In the first incident, on 10 August, Israeli forces patrolling the fence shot and killed a 34-year-old Palestinian man (married with four children) while he was reportedly attempting to illegally cross the fence into Israel. This year, there has been a significant increase in the number of young Palestinians from Gaza attempting to infiltrate into Israel through the fence in search of work inside Israel; figures from Al Mezan Human Rights Center indicate that approximately 54 people, including 29 children, have been recorded as attempting to enter Israel illegally in 2013, compared to 53 people, including 25 children in all of 2012. While some 26,000 Palestinians from Gaza entered Erez daily, on average, during the first half of 2000, prior to the second Intifada, most for work, fewer than 200 crossed on average each day in the first half of 2013, primarily approved humanitarian cases.

In the second incident, on 11 August, a 21-year-old farmer was injured when Israeli forces stationed near the fence, east of Sheja’iyya, east of Gaza City, opened fire towards Palestinian farmers working their lands approximately 400 metres from the fence, forcing them to leave the area. Also this week, Israeli forces bulldozers and tanks entered approximately 300 meters inside Gaza, east of Al Bureij camp, and conducted land levelling operations before withdrawing.

Israeli restrictions on Palestinian access to fishing areas beyond six nautical miles (NM) from the shore continue. On at least two occasions this week, Israeli naval forces opened fire towards Palestinian fishing boats, northwest of Gaza city and northwest of Beit Lahyia. No injuries were reported, but one boat and some fishing equipment sustained damage. According to human rights groups in Gaza, the boats were located between three and six NM from shore when the incidents occurred.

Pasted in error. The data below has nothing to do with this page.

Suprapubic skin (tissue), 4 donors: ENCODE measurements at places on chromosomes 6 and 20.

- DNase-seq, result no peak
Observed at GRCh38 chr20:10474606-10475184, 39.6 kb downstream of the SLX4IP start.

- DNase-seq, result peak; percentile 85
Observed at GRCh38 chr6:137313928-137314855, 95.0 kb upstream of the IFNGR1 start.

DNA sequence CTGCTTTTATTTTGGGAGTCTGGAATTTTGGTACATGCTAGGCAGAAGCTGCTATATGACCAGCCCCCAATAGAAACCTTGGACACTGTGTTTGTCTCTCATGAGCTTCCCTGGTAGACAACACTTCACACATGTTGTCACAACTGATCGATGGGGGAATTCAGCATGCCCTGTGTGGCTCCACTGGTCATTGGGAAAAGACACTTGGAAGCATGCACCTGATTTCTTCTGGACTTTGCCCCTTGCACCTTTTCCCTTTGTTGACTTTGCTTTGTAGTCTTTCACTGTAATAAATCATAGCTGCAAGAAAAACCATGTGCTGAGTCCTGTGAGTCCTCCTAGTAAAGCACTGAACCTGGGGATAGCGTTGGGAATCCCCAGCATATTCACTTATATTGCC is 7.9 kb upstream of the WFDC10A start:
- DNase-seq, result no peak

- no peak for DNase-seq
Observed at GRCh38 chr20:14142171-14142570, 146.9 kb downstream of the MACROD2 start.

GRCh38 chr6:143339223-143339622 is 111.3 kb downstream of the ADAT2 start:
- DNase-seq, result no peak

Also, during the week, Palestinian armed groups reportedly fired from Gaza towards southern Israel two rockets, which landed in an open area in Israel. No injuries or damage were reported.

Widespread calls on Gaza authorities to halt executions

During the reporting period, European Union (EU) Missions in Jerusalem and Ramallah and several human rights groups issued statements raising their concern over the Gaza authorities’ intention to carry out a number of executions and to do so publicly. The statements came following a number of public announcements made by Gaza authorities and the Gaza Attorney General in the past few weeks that several convicted persons, who have received death sentences, are set to be executed in public as a “lesson” to others. UN High Commissioner for Human Rights, Navi Pillay, called on the Gaza authorities to impose a moratorium on executions, noting that “One absolute requirement is that the death penalty can only be imposed after a fair trial. This is currently not possible in Gaza, neither legally nor practically.”

The last death sentence (by hanging) was issued on 10 July 2013, by a civilian court in Gaza, against a man, allegedly for murdering a man in Khan Younis city. The previous month, the Gaza authorities executed two male Palestinian civilians convicted of collaboration with Israel. These were the first executions to be carried out in 2013.